Velodyne & Nikon Announce Manufacturing Deal to Mass Produce Lidar Sensors for Self-Driving Cars

Velodyne & Nikon Announce Manufacturing Deal to Mass Produce Lidar Sensors for Self-Driving Cars

Author: Eric Walz   

One familiar sight in Silicon Valley are self-driving cars operating on public roads with a lidar unit mounted on the roof. For many developers of self-driving cars, the lidar of choice is often a Velodyne product. Founded in 1983 and headquartered in San Jose, Calif., Velodyne is a leading supplier of lidar sensors to the automotive industry with more than 250 customers globally.

Velodyne today announced an agreement with Nikon Corporation, under which Sendai Nikon Corporation (a Nikon subsidiary), will manufacture lidar sensors for Velodyne. Nikon hopes to start mass production in the second half of 2019. The partnership will focus on combining Nikon's optical and precision technologies with Velodyne's lidar sensors and help Velodyne expand its presence in the global lidar sensor market.

The Silicon Valley-based company is known worldwide for its portfolio of breakthrough lidar sensor technologies. In 2005, Velodyne's Founder and CEO, David Hall, invented real-time surround view lidar systems, revolutionizing perception for autonomous vehicles, mapping and robotics.

Velodyne supplied this lidar to Google for its early self-driving car development. However, the early units from Velodyne were bulky and expensive, resembling a "spinning bucket" on the roof of a autonomous vehicle. Now that demand for lidar is rising, Velodyne is partnering with Nikon to mass produce, much smaller, lower cost lidar sensors for the commercial rollout of autonomous driving vehicles and advanced driver assist systems (ADAS).

"Mass production of our high-performance lidar sensors is key to advancing Velodyne's immediate plans to expand sales in North America, Europe, and Asia," said Marta Hall, President and CBDO, Velodyne Lidar. "With this partnership, Velodyne affirms its leadership role in designing, producing, and selling lidar for worldwide implementation. For years, Velodyne has been perfecting lidar technology to produce thousands of lidar units for autonomous vehicles (AVs) and advanced driver assistance systems (ADAS). It is our goal to produce lidar in the millions of units with manufacturing partners such as Nikon."

LiDAR, an acronym for "Light Detection And Ranging", measures the distance of an object by using a pulsed laser beams. The lidar unit bounces a laser off an object at an extremely high rate (millions of laser pulses every second) and measures how long the laser takes to reflect off that surface. These laser pulses generate a precise, three-dimensional image of the object, whether it's a vehicle, tree, pedestrian, or the road ahead.


Silicon Valley company Voyage uses a roof-mounted Velodyne lidar for its autonomous driving minivans.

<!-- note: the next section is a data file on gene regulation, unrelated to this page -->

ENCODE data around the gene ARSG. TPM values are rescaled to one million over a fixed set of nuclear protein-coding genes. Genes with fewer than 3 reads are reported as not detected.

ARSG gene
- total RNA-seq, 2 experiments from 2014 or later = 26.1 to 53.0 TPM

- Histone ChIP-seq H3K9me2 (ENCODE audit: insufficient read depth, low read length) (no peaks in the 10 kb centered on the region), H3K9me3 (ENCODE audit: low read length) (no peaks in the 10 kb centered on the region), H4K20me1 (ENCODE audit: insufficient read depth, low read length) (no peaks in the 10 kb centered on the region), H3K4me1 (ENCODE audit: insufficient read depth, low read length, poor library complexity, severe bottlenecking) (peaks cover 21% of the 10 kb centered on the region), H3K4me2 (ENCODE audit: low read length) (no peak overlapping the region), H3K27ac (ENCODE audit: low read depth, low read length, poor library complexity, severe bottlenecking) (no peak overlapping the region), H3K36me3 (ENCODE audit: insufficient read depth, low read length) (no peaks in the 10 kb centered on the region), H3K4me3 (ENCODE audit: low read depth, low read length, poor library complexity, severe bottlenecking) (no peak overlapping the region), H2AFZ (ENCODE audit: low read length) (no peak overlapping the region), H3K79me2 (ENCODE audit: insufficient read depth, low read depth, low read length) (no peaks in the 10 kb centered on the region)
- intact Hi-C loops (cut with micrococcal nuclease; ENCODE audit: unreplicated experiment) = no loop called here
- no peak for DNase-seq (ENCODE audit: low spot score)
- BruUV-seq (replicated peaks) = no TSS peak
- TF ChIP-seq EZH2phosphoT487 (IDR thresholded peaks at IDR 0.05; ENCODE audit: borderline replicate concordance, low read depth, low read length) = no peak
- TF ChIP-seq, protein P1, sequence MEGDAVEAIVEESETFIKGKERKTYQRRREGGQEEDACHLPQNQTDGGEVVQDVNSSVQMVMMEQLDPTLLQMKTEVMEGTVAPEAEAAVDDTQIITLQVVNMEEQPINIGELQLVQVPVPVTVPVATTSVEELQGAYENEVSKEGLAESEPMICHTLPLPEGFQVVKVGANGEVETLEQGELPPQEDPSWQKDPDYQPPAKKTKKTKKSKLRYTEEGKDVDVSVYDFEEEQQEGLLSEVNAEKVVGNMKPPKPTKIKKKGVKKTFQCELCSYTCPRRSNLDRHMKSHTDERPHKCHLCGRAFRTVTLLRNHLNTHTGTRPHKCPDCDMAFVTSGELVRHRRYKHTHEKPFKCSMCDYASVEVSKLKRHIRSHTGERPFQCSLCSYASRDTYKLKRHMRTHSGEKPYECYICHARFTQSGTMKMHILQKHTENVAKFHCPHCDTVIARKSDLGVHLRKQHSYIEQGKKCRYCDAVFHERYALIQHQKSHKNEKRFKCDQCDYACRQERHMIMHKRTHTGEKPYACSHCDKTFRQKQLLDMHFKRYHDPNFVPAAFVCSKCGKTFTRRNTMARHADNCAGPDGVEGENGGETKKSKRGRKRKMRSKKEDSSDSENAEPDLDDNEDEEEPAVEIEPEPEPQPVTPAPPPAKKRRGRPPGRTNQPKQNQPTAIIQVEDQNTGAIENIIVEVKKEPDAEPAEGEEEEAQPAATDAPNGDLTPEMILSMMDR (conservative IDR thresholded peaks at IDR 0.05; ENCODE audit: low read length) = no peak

Lidar has become an essential technology for driverless vehicles, allowing them to navigate through urban roads when combined with cameras and other ultrasonic sensors.

Velodyne will leverage Nikon's mass manufacturing expertise as demand increases for lidar in other fields, including including robotics, security, mapping, agriculture, and unmanned aerial vehicles (UAVs).

"Working with Nikon, an expert in precision manufacturing, is a major step toward lowering the cost of our lidar products. Nikon is notable for expertly mass-producing cameras while retaining high standards of performance and uncompromising quality. Together, Velodyne and Nikon will apply the same attention to detail and quality to the mass production of lidar. Lidar sensors will retain the highest standards while at the same time achieving a price that will be more affordable for customers around the world," said Hall.

Nikon invested $25 million in Velodyne last year to collaborate on development and manufacturing of more reliable, solid-state lidar, which have no moving parts and are much smaller.

Velodyne also received $150 million in funding from the Ford Motor Co and China's Baidu in 2016 to develop and mass produce lower cost lidar for autonomous driving and advanced vehicle safety systems.

Eric Walz
Eric Walz
Originally from New Jersey, Eric is a automotive & technology reporter covering the high-tech industry in Silicon Valley. Eric has over 15 years of automotive experience and a bachelors degree in computer science. These skills, combined with technical writing and news reporting, allows him to fully understand and identify new and innovative technologies in the auto industry and beyond. He has worked at Uber on self-driving cars and as a technical writer, helping people to understand and work with technology. Outside of work, Eric likes to travel to new places, play guitar, and explore the outdoors.
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